140 F.3d 381 (2d Cir. 1998)
-A hospital instructed the P to take double the maximum dosage of Danocrine which caused her to develop primary pulmonary hypertension and, as a result she died.
-The evidence at trial court not establish a link between the excessive dose of the drug and PPH, because no studies had been done where women were given such high doses.
-An expert said that based on her history, the temporal relationship between the overdose and the onset of PPH and other possible causes, he believed that the overdose was responsible for the disease. -Another expert testified that the hormonal changes that the overdose caused likely cased the PPH.
-Must a plaintiff produce direct evidence that her harm was caused by the defendant’s negligence?
No, a plaintiff does not need to produce direct evidence that her harm was caused by the D's negligence.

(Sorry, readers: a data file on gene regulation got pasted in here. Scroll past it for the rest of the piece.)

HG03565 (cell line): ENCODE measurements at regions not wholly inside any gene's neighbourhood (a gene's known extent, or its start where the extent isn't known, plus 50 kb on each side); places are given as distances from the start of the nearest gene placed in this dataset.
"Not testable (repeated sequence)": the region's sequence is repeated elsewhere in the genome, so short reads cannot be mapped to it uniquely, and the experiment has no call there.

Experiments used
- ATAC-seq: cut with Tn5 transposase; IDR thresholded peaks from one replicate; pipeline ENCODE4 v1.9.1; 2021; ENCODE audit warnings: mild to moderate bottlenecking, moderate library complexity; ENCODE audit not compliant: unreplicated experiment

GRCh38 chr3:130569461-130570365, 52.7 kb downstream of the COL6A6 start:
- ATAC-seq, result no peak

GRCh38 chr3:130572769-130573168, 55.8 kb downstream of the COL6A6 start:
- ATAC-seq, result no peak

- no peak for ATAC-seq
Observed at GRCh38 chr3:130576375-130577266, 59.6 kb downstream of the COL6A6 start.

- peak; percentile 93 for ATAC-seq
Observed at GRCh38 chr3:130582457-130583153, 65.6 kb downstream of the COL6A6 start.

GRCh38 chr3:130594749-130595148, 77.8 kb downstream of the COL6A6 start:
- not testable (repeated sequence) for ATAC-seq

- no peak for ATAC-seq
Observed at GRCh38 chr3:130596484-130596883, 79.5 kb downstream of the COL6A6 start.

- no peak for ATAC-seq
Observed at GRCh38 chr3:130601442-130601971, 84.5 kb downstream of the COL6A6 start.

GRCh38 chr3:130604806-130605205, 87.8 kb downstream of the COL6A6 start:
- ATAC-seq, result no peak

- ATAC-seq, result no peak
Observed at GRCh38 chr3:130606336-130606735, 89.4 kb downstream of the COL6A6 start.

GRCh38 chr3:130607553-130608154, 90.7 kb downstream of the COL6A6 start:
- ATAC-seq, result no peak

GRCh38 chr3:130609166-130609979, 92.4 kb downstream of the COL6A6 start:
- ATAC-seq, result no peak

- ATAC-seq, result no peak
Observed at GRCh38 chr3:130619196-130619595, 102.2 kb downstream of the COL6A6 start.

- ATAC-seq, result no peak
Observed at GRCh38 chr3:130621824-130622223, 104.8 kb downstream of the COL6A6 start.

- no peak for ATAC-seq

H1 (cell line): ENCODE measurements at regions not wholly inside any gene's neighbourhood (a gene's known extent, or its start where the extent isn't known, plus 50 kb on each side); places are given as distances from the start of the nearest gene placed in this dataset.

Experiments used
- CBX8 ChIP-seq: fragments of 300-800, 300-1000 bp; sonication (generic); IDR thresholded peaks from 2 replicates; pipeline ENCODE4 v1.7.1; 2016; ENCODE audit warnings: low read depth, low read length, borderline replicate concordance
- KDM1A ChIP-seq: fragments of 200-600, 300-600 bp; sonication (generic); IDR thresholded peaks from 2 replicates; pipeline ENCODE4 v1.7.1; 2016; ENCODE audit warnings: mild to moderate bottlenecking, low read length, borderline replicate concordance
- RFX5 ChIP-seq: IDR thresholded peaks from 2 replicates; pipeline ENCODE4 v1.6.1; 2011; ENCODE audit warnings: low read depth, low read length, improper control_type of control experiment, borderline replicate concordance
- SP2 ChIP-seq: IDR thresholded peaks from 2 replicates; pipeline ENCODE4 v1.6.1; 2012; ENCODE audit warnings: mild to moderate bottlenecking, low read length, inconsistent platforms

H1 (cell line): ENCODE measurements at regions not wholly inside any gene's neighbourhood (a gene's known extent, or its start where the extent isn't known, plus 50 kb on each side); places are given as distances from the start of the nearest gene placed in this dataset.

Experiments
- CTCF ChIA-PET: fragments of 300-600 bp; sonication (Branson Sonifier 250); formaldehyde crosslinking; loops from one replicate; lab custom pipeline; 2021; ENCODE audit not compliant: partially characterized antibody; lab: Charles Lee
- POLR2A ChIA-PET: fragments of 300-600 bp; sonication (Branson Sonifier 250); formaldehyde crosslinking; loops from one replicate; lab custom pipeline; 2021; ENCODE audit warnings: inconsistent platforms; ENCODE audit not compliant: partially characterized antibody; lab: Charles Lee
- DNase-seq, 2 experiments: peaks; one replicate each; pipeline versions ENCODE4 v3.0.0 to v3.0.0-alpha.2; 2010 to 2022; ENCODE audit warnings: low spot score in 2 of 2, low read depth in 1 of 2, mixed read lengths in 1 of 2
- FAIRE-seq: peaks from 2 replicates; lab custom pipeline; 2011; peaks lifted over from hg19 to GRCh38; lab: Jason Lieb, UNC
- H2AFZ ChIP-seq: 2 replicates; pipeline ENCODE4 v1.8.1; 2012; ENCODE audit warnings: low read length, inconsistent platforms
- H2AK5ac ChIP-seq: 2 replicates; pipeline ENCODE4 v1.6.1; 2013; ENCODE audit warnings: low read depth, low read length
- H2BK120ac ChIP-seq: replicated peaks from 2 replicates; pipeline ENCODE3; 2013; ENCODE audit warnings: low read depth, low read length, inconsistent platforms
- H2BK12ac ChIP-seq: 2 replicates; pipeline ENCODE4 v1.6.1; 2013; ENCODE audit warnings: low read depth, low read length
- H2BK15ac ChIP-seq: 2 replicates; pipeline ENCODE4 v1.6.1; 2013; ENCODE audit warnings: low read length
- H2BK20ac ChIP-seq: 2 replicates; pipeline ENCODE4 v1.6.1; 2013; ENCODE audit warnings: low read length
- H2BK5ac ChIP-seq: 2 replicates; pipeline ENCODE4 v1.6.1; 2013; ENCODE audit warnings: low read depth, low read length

-A reasonable inference of causation can be made when the D’s conduct is deemed negligent because it creates the particular risk of harm suffered by the P.
-The law of causation requires that the defendant’s conduct have been a substantial factor in bringing about the plaintiff’s injury
-To meet substantial factor requirement, P must prove:
- Defendant’s negligence was a but for cause of the injury
- The negligence was causally linked to the injury
- The defendant’s negligence was proximate to the injury
-Expert testimony makes the court believe that it is more likely than not that the drug was a but for cause of the injury
-The hospital challenged the admission of the expert testimony
-The proper standard was applied in this case, so it will be allowed by the court.
-Causation no longer has to be proven by direct evidence.
-The FDA does not approve prescription of dosages higher than those that have been subject to extensive study because there is the risk of unknown side effects
-Where the negative side effect is because of the drug and the drug was over prescribed, then the plaintiff has shown enough to permit the jury to conclude that the excessive dosage was a substantial factor in producing the harm.
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